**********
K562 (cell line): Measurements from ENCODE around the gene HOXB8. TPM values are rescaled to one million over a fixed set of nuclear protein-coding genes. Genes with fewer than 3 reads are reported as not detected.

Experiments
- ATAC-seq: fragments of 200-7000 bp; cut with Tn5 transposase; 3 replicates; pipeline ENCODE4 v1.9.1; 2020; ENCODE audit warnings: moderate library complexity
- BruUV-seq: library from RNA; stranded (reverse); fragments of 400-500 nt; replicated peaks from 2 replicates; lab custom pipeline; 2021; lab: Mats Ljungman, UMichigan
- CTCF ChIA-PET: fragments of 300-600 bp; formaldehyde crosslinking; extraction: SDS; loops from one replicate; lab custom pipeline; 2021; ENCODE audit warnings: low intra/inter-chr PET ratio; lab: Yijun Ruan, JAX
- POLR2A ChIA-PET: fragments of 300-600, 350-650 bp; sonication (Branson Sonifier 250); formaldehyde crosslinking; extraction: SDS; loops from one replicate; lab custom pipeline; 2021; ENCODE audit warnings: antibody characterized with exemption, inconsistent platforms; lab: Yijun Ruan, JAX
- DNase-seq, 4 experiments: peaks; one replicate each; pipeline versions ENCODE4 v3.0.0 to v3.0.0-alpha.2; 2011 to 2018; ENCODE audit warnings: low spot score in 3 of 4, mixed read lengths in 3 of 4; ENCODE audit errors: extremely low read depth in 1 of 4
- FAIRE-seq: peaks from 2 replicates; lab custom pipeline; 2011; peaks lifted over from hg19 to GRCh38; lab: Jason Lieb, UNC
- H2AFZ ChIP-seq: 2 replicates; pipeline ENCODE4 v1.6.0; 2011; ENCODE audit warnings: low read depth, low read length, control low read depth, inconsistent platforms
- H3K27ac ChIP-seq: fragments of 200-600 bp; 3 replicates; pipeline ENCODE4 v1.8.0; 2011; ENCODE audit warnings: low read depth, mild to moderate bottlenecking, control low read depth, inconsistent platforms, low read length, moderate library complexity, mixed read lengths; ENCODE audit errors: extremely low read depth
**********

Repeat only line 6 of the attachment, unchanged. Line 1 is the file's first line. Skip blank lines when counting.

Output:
- POLR2A ChIA-PET: fragments of 300-600, 350-650 bp; sonication (Branson Sonifier 250); formaldehyde crosslinking; extraction: SDS; loops from one replicate; lab custom pipeline; 2021; ENCODE audit warnings: antibody characterized with exemption, inconsistent platforms; lab: Yijun Ruan, JAX